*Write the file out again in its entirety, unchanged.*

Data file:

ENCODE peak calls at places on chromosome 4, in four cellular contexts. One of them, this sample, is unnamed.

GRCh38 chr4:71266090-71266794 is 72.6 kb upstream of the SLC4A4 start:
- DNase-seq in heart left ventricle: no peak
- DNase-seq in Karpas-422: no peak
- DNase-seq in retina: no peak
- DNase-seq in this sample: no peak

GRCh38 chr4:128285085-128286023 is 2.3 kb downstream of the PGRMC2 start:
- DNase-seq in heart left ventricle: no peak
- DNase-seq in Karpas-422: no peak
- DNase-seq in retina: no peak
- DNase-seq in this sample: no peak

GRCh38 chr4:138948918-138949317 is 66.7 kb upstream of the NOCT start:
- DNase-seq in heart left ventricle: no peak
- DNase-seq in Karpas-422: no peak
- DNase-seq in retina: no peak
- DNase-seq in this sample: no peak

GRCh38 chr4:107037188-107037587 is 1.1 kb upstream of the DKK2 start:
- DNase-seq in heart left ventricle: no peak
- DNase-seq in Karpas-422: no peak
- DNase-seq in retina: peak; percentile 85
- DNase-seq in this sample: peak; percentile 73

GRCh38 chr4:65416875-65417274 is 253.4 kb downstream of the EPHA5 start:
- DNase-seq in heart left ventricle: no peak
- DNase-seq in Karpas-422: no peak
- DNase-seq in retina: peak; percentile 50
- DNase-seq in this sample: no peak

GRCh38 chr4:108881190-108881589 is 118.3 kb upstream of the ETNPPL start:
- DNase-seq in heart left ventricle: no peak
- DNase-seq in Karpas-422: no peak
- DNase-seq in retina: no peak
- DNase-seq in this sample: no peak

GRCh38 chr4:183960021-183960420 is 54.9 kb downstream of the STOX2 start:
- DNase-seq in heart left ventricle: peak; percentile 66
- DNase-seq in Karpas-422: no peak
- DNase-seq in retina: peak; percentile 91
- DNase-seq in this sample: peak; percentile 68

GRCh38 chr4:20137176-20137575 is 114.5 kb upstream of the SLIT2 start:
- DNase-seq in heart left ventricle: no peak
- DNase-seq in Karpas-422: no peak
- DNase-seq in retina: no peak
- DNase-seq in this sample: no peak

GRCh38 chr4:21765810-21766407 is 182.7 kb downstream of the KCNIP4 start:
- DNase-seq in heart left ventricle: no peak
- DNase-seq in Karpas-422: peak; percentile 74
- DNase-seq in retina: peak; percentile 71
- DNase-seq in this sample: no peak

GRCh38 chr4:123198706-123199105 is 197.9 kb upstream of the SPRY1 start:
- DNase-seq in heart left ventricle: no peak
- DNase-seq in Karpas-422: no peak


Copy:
ENCODE peak calls at places on chromosome 4, in four cellular contexts. One of them, this sample, is unnamed.

GRCh38 chr4:71266090-71266794 is 72.6 kb upstream of the SLC4A4 start:
- DNase-seq in heart left ventricle: no peak
- DNase-seq in Karpas-422: no peak
- DNase-seq in retina: no peak
- DNase-seq in this sample: no peak

GRCh38 chr4:128285085-128286023 is 2.3 kb downstream of the PGRMC2 start:
- DNase-seq in heart left ventricle: no peak
- DNase-seq in Karpas-422: no peak
- DNase-seq in retina: no peak
- DNase-seq in this sample: no peak

GRCh38 chr4:138948918-138949317 is 66.7 kb upstream of the NOCT start:
- DNase-seq in heart left ventricle: no peak
- DNase-seq in Karpas-422: no peak
- DNase-seq in retina: no peak
- DNase-seq in this sample: no peak

GRCh38 chr4:107037188-107037587 is 1.1 kb upstream of the DKK2 start:
- DNase-seq in heart left ventricle: no peak
- DNase-seq in Karpas-422: no peak
- DNase-seq in retina: peak; percentile 85
- DNase-seq in this sample: peak; percentile 73

GRCh38 chr4:65416875-65417274 is 253.4 kb downstream of the EPHA5 start:
- DNase-seq in heart left ventricle: no peak
- DNase-seq in Karpas-422: no peak
- DNase-seq in retina: peak; percentile 50
- DNase-seq in this sample: no peak

GRCh38 chr4:108881190-108881589 is 118.3 kb upstream of the ETNPPL start:
- DNase-seq in heart left ventricle: no peak
- DNase-seq in Karpas-422: no peak
- DNase-seq in retina: no peak
- DNase-seq in this sample: no peak

GRCh38 chr4:183960021-183960420 is 54.9 kb downstream of the STOX2 start:
- DNase-seq in heart left ventricle: peak; percentile 66
- DNase-seq in Karpas-422: no peak
- DNase-seq in retina: peak; percentile 91
- DNase-seq in this sample: peak; percentile 68

GRCh38 chr4:20137176-20137575 is 114.5 kb upstream of the SLIT2 start:
- DNase-seq in heart left ventricle: no peak
- DNase-seq in Karpas-422: no peak
- DNase-seq in retina: no peak
- DNase-seq in this sample: no peak

GRCh38 chr4:21765810-21766407 is 182.7 kb downstream of the KCNIP4 start:
- DNase-seq in heart left ventricle: no peak
- DNase-seq in Karpas-422: peak; percentile 74
- DNase-seq in retina: peak; percentile 71
- DNase-seq in this sample: no peak

GRCh38 chr4:123198706-123199105 is 197.9 kb upstream of the SPRY1 start:
- DNase-seq in heart left ventricle: no peak
- DNase-seq in Karpas-422: no peak